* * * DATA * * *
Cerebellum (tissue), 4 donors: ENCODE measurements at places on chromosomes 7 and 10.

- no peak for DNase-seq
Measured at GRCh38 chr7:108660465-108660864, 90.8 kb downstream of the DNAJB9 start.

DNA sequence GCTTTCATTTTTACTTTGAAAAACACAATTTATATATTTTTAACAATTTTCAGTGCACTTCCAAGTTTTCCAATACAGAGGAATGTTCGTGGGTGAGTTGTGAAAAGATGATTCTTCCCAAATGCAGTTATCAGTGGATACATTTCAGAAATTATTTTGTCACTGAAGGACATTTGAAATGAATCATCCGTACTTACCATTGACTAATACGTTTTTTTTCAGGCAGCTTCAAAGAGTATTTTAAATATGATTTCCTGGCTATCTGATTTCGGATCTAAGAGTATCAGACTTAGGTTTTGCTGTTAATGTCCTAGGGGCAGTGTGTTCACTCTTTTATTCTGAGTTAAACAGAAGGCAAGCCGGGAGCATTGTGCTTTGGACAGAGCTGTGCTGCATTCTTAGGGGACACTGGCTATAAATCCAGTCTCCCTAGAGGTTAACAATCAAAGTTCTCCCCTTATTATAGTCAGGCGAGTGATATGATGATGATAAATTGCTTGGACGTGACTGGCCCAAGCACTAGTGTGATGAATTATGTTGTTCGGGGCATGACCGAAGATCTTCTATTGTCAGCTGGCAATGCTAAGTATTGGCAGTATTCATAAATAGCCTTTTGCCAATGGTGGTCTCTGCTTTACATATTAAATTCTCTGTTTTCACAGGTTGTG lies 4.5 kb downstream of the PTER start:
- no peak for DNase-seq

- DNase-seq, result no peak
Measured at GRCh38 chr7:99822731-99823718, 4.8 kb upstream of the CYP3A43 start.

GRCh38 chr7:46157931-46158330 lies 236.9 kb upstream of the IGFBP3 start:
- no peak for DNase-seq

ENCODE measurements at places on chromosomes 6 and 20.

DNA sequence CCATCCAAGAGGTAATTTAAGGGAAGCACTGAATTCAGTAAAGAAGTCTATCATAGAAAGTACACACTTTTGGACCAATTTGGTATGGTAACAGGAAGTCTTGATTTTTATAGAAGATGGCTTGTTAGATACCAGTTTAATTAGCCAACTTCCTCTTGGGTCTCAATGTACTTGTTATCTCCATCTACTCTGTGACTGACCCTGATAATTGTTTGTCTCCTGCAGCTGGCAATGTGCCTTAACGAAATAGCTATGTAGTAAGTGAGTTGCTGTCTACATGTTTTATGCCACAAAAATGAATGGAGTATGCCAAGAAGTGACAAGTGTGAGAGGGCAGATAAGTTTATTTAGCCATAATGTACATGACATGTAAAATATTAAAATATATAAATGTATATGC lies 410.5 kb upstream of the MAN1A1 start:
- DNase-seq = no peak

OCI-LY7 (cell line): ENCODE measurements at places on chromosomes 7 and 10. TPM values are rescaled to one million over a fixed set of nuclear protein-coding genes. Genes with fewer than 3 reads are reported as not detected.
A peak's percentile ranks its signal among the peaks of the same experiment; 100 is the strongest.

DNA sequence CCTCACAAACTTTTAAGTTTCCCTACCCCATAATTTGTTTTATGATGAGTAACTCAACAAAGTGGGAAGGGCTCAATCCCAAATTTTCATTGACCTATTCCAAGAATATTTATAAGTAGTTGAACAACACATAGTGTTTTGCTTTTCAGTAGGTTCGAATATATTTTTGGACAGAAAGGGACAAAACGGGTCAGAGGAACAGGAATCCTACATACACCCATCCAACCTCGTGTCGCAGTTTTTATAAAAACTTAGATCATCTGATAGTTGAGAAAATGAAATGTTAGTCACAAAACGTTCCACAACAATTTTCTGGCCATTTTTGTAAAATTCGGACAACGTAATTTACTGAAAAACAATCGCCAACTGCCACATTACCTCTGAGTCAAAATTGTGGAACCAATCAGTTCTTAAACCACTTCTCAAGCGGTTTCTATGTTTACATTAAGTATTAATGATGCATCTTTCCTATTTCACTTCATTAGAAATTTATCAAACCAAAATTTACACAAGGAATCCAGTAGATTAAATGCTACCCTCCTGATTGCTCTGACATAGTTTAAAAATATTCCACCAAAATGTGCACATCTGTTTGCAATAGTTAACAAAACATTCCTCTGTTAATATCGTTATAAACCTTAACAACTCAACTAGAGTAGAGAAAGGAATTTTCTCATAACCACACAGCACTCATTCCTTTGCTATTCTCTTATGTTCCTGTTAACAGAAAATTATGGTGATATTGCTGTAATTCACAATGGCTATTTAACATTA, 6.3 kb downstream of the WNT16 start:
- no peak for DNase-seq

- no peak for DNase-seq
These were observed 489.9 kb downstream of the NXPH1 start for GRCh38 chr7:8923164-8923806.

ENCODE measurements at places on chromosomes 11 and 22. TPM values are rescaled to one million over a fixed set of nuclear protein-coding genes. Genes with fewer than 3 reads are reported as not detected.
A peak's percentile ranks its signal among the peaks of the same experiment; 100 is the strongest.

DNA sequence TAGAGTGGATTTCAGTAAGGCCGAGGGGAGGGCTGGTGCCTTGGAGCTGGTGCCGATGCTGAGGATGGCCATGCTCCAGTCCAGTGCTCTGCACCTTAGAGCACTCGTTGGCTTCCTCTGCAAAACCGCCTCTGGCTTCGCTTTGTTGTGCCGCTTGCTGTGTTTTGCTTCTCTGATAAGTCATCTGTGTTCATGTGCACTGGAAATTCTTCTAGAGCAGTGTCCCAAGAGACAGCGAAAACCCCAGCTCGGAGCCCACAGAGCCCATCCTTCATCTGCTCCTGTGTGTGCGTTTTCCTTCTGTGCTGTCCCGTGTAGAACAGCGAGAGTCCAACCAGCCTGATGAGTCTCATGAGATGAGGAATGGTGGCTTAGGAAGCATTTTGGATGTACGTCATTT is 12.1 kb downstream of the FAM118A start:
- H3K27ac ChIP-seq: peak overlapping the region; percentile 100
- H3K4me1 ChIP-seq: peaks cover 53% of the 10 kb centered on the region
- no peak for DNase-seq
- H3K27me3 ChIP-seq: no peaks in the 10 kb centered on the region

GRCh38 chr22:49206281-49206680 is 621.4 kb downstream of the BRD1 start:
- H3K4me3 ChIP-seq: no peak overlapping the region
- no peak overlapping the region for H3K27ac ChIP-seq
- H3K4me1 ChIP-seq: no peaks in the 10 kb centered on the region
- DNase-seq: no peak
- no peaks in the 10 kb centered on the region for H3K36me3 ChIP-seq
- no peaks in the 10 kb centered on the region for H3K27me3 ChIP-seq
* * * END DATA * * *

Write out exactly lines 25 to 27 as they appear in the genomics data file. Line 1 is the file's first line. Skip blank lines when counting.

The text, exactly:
- H3K27me3 ChIP-seq: no peaks in the 10 kb centered on the region

GRCh38 chr22:49206281-49206680 is 621.4 kb downstream of the BRD1 start:
- H3K4me3 ChIP-seq: no peak overlapping the region